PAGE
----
Kentucky Company Attacked for Declining Business of Homosexual Group

By:  Dave Bohon
04/02/2012
       
Kentucky Company Attacked for Declining Business of Homosexual Group

A T-shirt company in Lexington, Kentucky, is facing the wrath of a local homosexual activist contingent after the business politely passed on producing T-shirts for the city’s “gay pride” festival. On March 26, Lexington’s Gay and Lesbian Services Organization (GLSO) filed a discrimination complaint against the family-owned company, Hands On Originals, alleging that the firm had bid on producing the shirts, but when it was selected its owners changed their minds, explaining that their Christian values made them unable to fill the order for the “gay”-themed apparel.

 

A T-shirt company in Lexington, Kentucky, is facing the wrath of a local homosexual activist contingent after the business politely passed on producing T-shirts for the city’s “gay pride” festival. On March 26, Lexington’s Gay and Lesbian Services Organization (GLSO) filed a discrimination complaint against the family-owned company, Hands On Originals, alleging that the firm had bid on producing the shirts, but when it was selected its owners changed their minds, explaining that their Christian values made them unable to fill the order for the “gay”-themed apparel.

“This wouldn’t be acceptable to do to a black group,” Paul Brown, chairman of Lexington’s Pride Festival, told the community’s local NBC news affiliate. “This wouldn’t be acceptable to do to a Jewish group, and because of the fairness ordinance it’s unacceptable to do it to a gay group.”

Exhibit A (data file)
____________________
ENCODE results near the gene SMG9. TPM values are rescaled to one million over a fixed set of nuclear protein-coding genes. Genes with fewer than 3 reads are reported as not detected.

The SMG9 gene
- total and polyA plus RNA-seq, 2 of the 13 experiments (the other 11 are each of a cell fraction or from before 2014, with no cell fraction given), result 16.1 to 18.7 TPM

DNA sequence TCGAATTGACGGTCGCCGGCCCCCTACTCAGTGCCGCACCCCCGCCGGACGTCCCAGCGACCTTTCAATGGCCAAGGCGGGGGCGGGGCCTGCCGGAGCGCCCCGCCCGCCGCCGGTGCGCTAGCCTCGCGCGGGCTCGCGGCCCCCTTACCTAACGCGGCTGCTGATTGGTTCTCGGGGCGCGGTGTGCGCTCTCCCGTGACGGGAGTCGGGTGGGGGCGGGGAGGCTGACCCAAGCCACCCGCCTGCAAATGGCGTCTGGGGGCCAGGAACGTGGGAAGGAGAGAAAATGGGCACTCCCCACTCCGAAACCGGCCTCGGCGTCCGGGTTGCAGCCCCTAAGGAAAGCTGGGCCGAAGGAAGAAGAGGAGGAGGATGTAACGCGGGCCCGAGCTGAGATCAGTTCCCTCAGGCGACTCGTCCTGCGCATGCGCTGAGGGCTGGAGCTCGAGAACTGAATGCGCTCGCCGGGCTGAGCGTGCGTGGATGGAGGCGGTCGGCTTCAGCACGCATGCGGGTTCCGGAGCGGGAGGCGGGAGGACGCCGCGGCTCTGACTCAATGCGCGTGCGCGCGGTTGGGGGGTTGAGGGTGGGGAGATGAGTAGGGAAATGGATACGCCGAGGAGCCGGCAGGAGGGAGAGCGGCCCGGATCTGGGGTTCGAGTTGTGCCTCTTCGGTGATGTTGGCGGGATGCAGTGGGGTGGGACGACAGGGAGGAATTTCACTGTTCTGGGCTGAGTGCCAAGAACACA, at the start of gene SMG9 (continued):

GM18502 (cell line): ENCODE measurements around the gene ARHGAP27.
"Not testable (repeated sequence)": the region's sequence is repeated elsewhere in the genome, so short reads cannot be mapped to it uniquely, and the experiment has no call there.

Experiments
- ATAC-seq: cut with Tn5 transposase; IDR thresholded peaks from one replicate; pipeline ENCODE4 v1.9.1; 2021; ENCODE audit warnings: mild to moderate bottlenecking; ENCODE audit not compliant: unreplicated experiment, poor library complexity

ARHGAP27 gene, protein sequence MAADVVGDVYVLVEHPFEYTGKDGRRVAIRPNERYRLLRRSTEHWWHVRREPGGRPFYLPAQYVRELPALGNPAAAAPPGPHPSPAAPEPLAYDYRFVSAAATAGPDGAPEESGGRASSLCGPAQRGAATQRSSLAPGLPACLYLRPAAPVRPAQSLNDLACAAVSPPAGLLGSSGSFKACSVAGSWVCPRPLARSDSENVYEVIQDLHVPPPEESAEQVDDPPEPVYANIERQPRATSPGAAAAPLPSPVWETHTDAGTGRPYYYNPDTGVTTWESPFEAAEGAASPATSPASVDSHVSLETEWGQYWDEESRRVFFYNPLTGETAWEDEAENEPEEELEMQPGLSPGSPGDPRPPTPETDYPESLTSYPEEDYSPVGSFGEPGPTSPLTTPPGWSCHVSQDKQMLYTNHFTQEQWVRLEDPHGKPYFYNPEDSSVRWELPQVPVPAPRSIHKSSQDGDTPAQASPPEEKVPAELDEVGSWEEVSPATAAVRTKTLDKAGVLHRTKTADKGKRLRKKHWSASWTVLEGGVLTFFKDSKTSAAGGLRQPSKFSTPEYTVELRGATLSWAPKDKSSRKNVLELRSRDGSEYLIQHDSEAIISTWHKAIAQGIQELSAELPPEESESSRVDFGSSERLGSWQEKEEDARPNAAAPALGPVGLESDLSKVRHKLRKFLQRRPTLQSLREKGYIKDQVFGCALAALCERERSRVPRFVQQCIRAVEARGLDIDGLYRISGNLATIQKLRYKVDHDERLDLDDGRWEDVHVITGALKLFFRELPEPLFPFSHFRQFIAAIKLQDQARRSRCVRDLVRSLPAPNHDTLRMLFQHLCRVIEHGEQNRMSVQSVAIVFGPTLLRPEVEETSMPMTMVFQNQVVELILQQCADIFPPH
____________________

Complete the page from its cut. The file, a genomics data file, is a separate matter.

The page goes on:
The official discrimination complaint filed with the Lexington-Fayette Urban County Human Rights Commission reads: “On or about March 8, 2012, members of the GLSO were told that our Pride Festival t-shirt printing quote would not be honored due to the fact that the t-shirt company is a Christian organization. We were told that our t-shirts would not be printed. We believe that we have been discriminated against in violation of Local Ordinance 201-99, based on sexual orientation.”
 
Kent Ostrander (photo), executive director of the Family Foundation of Kentucky, explained that the owners of Hands On Originals were not immediately aware that they were bidding on a project that violated their values. What they told the homosexual group “in a very kind way was, ‘This is against our conscience. We don’t want to be a part of the gay-pride parade.’” Ostrander added that the business owners had located another T-shirt business that would honor their low quote, so no one was harmed.

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